For me, this week’s readings worked well to show us how the neo-fascist actors in three countries operated in the midst of their wilderness years. The connection with the idea of an interregnum period was clear.
I was surprised to see the term “deep state” used for a phenomenon that actually seemed appropriate (unlike its reuse in the US in recent years). Embedded fascist sentiment among “leading members of the armed forces, the security services, and the bureaucracy” was poisonous in Italy during the “First Republic” – and likely beyond. They were involved in terror attacks – and due to their positions in the state were often able to falsely implicate leftist actors.
During this time, the MSI – in spite of its transparent neo-fascist nature – was able to participate in legislative elections and was actively concerned about increasing its support.
Britain’s National Front dreamed of transnational links with dictatorial regimes in Libya and Iran as well as the Nation of Islam in the US. The link seemed necessary to the establishment of a Third Way (between capitalism and communism) which had to be on a global scale. The fact they were not taken seriously by any of these makes them seem rather comical.
The Mammone reading highlighted for me the lack of a coherent doctrine among neo-fascists in Italy. This was not actually a surprise given our discussion in recent weeks of the “whatever works” nature of fascist politics. To the rescue came Benoist, with his ND (Nouvelle Droite) structure and Gramscian ideas about building an altered culture to the right’s benefit. This was immediately embraced by Italians who cloned their own ND (Nuova Destra). This was the way out of the interregnum.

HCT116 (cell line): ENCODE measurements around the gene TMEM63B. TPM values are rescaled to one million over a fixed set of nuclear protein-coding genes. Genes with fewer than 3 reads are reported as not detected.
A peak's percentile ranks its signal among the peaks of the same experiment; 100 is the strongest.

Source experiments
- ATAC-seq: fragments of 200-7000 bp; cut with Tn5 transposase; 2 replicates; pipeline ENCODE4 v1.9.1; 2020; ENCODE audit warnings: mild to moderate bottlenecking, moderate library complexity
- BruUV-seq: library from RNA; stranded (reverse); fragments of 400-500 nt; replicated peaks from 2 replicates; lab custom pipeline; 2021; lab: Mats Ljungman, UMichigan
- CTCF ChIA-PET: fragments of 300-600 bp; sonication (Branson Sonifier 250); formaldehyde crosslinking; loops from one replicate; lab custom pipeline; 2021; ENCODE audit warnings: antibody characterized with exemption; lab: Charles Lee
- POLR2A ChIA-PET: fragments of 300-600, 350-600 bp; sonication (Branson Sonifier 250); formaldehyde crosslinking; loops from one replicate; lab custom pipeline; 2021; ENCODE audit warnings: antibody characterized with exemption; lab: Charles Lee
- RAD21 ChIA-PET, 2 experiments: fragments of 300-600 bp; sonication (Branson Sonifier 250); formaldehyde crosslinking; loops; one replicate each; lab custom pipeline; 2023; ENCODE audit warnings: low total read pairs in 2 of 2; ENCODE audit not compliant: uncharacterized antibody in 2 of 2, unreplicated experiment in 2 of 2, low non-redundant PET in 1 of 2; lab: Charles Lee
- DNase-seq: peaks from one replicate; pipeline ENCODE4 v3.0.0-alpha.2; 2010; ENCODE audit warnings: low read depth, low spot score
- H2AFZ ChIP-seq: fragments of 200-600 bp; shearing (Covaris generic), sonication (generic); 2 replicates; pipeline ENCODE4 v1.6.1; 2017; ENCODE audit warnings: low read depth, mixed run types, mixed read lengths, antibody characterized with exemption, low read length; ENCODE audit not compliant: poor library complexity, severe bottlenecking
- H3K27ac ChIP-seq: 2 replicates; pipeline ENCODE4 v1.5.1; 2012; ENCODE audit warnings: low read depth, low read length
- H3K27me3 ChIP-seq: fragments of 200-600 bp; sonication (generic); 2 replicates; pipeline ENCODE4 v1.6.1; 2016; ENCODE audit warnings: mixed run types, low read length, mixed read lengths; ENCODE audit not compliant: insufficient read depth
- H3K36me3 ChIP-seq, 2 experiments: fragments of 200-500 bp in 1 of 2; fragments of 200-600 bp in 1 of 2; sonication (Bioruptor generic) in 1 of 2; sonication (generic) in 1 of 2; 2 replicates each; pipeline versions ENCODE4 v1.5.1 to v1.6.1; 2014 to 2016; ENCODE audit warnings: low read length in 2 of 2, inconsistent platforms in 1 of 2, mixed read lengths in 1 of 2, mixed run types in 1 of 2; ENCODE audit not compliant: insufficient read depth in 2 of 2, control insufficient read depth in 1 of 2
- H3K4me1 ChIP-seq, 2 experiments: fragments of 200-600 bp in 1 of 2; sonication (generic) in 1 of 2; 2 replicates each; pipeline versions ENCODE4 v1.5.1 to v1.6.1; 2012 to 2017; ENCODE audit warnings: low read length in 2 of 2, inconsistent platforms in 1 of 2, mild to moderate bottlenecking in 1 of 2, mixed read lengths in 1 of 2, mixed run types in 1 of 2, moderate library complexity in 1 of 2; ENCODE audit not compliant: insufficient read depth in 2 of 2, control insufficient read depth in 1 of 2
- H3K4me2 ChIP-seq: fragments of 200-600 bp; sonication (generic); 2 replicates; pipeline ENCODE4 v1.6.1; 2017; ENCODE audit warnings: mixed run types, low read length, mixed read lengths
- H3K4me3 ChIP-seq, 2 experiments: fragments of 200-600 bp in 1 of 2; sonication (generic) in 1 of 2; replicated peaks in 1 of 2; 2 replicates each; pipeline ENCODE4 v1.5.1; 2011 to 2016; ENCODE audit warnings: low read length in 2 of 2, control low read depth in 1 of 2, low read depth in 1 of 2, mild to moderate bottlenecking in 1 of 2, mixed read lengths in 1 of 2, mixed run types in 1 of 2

2 Replies to “Life in the interregnum”
The use of the term “deep state” surprised me too. And it does seem appropriate, given the way the Italian government committed terrorist attacks against its own people in order to blame them on the communists. They could get away with it because of the plausible deniability that came with the communists actually committing their own terrorist attacks too. While all of this fighting and confusion was going on, the remaining fascists were able to give themselves a new coat of paint.
I was also surprised to see Deep State used in this context. I found this aspect of Amyot’s piece enlightening: while neofascists were excluded from formal power – in the sense that they consistently performed poorly in parliamentary elections in Italy – they nonetheless held powerful positions, and exploited their power in coup plots, reducing legal punishments of right-wing extremists, and in shifting blame on/developing false accusations against left-winge groups.
The theme of exclusion from formal power is an interesting one, as it was something that also affected groups in the UK and France. I look forward to delving into it further in tomorrow’s seminar.